Israel has evidence of the earliest migration of hominids out of Africa. Canaanite tribes are archaeologically attested since the Middle Bronze Age, while the Kingdoms of Israel and Judah emerged during the Iron Age. The Neo-Assyrian Empire destroyed Israel around 720 BCE. Judah was later conquered by the Babylonian, Persian and Hellenistic empires and had existed as Jewish autonomous provinces. The successful Maccabean Revolt led to an independent Hasmonean kingdom by 110 BCE, which in 63 BCE however became a client state of the Roman Republic that subsequently installed the Herodian dynasty in 37 BCE, and in 6 CE created the Roman province of Judea. Judea lasted as a Roman province until the failed Jewish revolts resulted in widespread destruction, the expulsion of the Jewish population and the renaming of the region from Iudaea to Syria Palaestina. Jewish presence in the region has persisted to a certain extent over the centuries. In the 7th century CE, the Levant was taken from the Byzantine Empire by the Arabs and remained in Muslim control until the First Crusade of 1099, followed by the Ayyubid conquest of 1187. The Mamluk Sultanate of Egypt extended its control over the Levant in the 13th century until its defeat by the Ottoman Empire in 1517. During the 19th century, national awakening among Jews led to the establishment of the Zionist movement in the diaspora followed by waves of immigration to Ottoman Syria and later Mandatory Palestine.

The three major monotheistic religions – Christianity, Islam and Judaism – have significant ties to this part of the world and enduring examples of their presence await discovery. From palace complexes and ancient fortifications, to man-made catacombs and Roman ports – we delve deeply into the rich history woven into the fabric of this country.

Over the millennia, Israel has felt the tread of conquerors and settlers: Canaanites, Israelites, Egyptians, Assyrians, Babylonians, Persians, Greeks, Romans, Arabs, Crusaders, Ottomans, and even Imperial Britons, all of whom have left their signature. Join us and discover the incredible archaeology of Jerusalem, uncover the tragedy of Masada, and visit Jericho, one of the oldest cities in the world.


Upcoming Departures

Country Information - Israel

  • Currency - The currency of Israel is the Israeli new shekel
  • How to Dress - Israel is a progressive and relaxed country and casual clothing is suitable for almost all settings. Jeans, T-shirts, shorts and comfortable walking shoes are ideal for most situations and sites within the country. If you are traveling in Israel casual dress is also very common. For those travelers who plan to visit religious sites such as churches, mosques, and the Western Wall, it is advisable to avoid short skirts, short shorts, and sleeveless shirts. Women are not meant to show off their shoulders, knees, and chest when visiting these sites. If visiting Jerusalem, Bethlehem, Nazareth of other cities with religious attractions, it is best to bring long, lightweight layers to cover up and adjust comfort level based on the temperature. If visiting Jewish religious sites, men should cover their heads with a kippah. It is usually marked with a sign when men must cover their heads, most notably at the Western Wall.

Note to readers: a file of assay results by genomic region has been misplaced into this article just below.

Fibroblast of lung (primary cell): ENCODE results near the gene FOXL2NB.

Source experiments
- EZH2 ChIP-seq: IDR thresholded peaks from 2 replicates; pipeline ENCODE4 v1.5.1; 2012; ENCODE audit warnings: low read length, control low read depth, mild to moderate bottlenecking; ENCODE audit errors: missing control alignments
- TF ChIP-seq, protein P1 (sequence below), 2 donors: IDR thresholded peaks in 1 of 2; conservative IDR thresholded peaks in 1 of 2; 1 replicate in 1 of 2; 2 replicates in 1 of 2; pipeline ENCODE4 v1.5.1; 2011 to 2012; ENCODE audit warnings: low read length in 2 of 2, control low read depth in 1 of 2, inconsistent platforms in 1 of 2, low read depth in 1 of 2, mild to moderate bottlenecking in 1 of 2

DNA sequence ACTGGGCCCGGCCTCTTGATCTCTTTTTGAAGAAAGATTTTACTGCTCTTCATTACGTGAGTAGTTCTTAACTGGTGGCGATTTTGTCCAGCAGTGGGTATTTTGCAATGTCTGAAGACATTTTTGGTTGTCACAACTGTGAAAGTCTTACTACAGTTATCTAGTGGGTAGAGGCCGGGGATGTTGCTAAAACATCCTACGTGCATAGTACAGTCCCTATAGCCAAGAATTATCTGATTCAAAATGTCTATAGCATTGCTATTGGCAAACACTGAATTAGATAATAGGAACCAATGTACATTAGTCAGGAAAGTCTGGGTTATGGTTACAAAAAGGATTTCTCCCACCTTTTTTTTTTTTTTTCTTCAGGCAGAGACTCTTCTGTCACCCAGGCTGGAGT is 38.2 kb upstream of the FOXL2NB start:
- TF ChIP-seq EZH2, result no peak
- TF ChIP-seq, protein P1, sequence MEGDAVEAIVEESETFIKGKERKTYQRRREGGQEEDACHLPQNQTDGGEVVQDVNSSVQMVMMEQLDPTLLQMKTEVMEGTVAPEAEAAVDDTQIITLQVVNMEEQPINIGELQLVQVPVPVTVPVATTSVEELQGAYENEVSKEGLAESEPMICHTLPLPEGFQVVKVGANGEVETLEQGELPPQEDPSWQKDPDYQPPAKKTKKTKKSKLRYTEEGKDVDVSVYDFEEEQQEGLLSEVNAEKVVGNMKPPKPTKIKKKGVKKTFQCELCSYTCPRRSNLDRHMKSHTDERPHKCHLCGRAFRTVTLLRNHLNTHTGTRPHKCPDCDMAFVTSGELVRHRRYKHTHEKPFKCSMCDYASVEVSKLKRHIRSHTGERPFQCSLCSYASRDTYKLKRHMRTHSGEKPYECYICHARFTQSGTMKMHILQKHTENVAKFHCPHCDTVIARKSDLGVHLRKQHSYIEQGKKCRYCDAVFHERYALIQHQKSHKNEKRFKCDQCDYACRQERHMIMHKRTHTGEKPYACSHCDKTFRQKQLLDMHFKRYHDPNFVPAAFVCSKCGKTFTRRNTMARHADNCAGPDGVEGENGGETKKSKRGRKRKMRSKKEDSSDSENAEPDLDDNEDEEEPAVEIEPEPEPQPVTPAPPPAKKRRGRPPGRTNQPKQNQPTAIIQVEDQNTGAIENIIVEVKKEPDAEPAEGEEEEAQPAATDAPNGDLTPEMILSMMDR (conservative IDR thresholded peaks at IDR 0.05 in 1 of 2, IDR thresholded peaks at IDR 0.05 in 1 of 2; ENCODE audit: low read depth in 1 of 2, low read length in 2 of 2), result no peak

• Cultural Differences - The Israelis like to negotiate with chutszpah. The Israelis are very family orientated and meet regularly for Shabbat dinner. Israelis speak loudly and quickly. They give the impression that they are in a rush or frustrated. Israelis often yell as though they were all worked up when in fact they are speaking in quite a normal tone of voice.  In Israel, male-female relations are equal in most areas (politics, the army, and private life). Women have the same civic rights as men and you can find women in the government that have the same political prerogatives as their male colleagues. Women have the same status as men in the Israeli army and can rise to high-ranking positions (officers, fighter pilot, etc). The same holds true for the police force.
  • Language - The languages of Israel is Hebrew
  • Tipping - It is commonplace to add a tip for good service. Up to 10% - 12% is acceptable. Archaeological Tours will take care of gratuities to restaurant staff, local guides and drivers